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Five Tips for Super Stewardship

Five Tips for Super Stewardship

We spend a lot of time walking around conserved land and farms, affording us the opportunity to experience some beautiful scenery and many well-managed properties. We have been making note of some of the best practices we see that improve ecological value and enhance natural resources. Here, we offer up five tips for earning a “gold star” in stewardship. 

Stream mowed to the edge
1. Buffer Your Stream or Pond

Many landscapers do their best to maintain clean lines and clear viewsheds, and this often includes mowing right to the edge of a stream or pond. We say…don’t do it! A streambank or pond edge devoid of vegetation is highly vulnerable to erosion, especially during high water or flood events. Vegetation also provides shade and a cooling function, improving the quality of habitat for aquatic invertebrates, tiny but important links in the food web. For ponds, leave a no-mow buffer of at least three feet on all edges. For streams, nothing beats a buffer of trees and shrubs….the wider, the better!

Japanese Barberry
2. Avoid Invasive Species as Ornamentals or Ground Cover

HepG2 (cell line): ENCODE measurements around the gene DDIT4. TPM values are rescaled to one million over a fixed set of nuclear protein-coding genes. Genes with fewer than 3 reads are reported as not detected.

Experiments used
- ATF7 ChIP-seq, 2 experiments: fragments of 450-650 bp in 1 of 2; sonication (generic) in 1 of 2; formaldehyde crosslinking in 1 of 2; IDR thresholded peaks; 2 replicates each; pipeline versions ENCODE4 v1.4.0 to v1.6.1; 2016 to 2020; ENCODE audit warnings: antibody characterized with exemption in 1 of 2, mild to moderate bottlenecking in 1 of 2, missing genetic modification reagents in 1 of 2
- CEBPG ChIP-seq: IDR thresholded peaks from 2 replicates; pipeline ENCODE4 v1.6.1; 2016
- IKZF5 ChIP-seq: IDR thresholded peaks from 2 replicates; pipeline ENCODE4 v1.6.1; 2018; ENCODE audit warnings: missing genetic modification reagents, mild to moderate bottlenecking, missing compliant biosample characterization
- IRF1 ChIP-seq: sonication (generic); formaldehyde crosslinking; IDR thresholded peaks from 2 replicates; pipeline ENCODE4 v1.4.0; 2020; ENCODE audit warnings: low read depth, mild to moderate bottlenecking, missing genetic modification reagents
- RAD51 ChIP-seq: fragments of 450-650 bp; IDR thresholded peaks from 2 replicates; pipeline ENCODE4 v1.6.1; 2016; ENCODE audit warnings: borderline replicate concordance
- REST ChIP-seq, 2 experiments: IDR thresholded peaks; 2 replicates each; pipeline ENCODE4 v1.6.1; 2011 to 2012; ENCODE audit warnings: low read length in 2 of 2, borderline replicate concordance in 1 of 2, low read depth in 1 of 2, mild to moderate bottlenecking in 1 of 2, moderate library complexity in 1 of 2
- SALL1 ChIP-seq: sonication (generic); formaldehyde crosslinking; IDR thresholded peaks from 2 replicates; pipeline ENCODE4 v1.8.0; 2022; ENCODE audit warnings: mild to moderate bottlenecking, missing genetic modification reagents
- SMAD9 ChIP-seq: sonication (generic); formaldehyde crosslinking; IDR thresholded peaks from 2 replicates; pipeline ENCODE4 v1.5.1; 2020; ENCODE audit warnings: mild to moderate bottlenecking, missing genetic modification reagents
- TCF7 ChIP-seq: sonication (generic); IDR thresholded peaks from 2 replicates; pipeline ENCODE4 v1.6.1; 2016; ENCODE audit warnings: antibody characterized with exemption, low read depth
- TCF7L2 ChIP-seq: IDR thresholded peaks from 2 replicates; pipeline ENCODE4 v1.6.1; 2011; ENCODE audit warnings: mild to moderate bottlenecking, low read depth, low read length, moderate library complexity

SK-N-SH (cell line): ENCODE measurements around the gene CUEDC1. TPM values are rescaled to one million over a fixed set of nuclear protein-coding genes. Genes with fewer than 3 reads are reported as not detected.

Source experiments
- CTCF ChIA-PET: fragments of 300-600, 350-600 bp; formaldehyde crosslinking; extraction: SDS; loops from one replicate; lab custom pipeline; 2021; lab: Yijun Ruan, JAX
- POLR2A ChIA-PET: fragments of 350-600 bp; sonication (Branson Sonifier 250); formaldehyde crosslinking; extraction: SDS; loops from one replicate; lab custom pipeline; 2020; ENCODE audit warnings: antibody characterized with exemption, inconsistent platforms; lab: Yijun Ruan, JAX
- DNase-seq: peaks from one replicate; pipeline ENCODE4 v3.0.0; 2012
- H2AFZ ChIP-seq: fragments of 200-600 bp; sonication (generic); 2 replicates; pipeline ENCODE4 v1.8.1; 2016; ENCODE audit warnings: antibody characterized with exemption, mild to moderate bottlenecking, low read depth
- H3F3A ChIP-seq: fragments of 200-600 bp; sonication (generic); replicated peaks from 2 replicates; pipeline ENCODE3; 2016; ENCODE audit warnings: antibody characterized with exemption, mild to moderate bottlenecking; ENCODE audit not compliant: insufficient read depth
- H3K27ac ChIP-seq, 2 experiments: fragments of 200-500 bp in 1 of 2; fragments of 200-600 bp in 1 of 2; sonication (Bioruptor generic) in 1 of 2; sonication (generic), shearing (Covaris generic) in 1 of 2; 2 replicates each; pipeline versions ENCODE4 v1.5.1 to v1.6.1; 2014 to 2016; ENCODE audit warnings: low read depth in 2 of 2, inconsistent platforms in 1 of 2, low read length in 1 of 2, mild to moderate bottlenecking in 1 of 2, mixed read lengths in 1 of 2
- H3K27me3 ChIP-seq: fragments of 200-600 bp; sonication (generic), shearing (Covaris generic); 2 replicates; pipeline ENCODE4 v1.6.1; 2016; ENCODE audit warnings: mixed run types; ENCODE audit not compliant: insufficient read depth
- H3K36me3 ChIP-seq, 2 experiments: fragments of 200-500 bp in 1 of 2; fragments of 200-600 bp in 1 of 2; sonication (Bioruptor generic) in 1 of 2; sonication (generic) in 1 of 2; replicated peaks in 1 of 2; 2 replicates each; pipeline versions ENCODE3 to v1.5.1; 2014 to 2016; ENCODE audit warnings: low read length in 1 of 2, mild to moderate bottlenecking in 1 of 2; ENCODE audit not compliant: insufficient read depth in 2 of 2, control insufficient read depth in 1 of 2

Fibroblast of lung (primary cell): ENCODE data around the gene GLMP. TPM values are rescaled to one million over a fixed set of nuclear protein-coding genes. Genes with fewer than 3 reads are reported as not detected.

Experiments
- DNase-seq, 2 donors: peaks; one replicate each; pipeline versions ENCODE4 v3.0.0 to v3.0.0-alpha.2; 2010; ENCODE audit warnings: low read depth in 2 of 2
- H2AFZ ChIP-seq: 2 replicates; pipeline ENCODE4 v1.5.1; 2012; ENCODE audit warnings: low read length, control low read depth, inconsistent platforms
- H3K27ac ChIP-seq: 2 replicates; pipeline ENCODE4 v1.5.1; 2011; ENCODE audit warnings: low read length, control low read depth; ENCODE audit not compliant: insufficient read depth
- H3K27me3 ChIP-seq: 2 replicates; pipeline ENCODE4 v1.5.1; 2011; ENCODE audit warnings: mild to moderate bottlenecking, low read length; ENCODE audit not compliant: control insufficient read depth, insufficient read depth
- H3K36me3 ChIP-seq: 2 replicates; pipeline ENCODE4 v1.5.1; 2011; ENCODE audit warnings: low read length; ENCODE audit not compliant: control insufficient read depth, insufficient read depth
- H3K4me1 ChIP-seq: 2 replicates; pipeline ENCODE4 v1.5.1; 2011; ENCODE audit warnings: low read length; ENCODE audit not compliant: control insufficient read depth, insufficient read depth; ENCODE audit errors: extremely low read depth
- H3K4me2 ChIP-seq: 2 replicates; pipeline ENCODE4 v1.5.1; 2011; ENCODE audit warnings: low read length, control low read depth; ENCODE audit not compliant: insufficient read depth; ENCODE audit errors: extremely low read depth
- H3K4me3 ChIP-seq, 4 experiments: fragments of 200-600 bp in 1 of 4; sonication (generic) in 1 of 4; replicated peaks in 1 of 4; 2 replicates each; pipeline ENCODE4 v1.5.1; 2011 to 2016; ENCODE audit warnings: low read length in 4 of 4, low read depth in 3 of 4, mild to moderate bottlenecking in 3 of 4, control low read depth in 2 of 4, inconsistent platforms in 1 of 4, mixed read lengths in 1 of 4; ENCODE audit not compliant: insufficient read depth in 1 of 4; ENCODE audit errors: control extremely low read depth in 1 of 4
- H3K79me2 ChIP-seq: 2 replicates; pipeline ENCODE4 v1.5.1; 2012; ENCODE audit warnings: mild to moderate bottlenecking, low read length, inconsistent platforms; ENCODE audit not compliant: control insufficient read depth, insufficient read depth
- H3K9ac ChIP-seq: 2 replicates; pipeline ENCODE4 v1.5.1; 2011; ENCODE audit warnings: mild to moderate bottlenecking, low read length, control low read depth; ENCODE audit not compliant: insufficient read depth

There are a growing number of nurseries that specialize in native plant propagation and sales but, unfortunately, there are many nurseries that continue to sell plants that have been designated as “invasive,” even though their destructive impacts to our natural areas are well documented. Particularly popular, yet very aggressive and amongst the worst of the worst, are, winged euonymus (burning bush), Japanese barberry, callery (‘Bradford’) pear and pachysandra. Know what species you are planting and seek out native plants, trees and shrubs whenever possible. Protect our native wildflowers and our woodlands by avoiding invasive species.  

Deerbrowse arborvitae
3. Don’t Underestimate the Appetite of Deer

Eco-minded and shade-seeking landowners may choose to plant young trees on their properties and around their homes. We love tree planting! But remember that our region is teeming with a robust deer population, and half-hearted protection will not deter a hungry deer. Deer will eat whatever they can access. Protect young trees from deer browsing and bark rubbing with tree shelters or fencing that is at least four to five feet in height.

bad tree mulching
4. Just Say No to the Volcano!

We are sure you have seen them—large mounds of mulch surrounding the base of a tree trunk. This is a no-no. There is no need to place a huge mountain of mulch around the base of a newly planted tree. In fact, this can do more harm than good. Some mulch around the base is perfectly fine—just don’t form a volcano, which can cause excess moisture at the base of the tree, causing rot and suffocation. Goodbye mulch mountain, hello healthy trees!

cows in stream
5. Contain Your Cows and Horses 

We love livestock…but not in our drinking water, please! Streambank fencing is a well-established Best Management Practice that is easily put into place and effective in keeping livestock out of streams. Fencing not only benefits the stream (via reduced erosion, eutrophication and sedimentation), but it also benefits the animals’ health, as standing in water causes foot rot and other livestock diseases. Use a stabilized stream crossing to allow livestock safe and limited access to the stream for drinking water.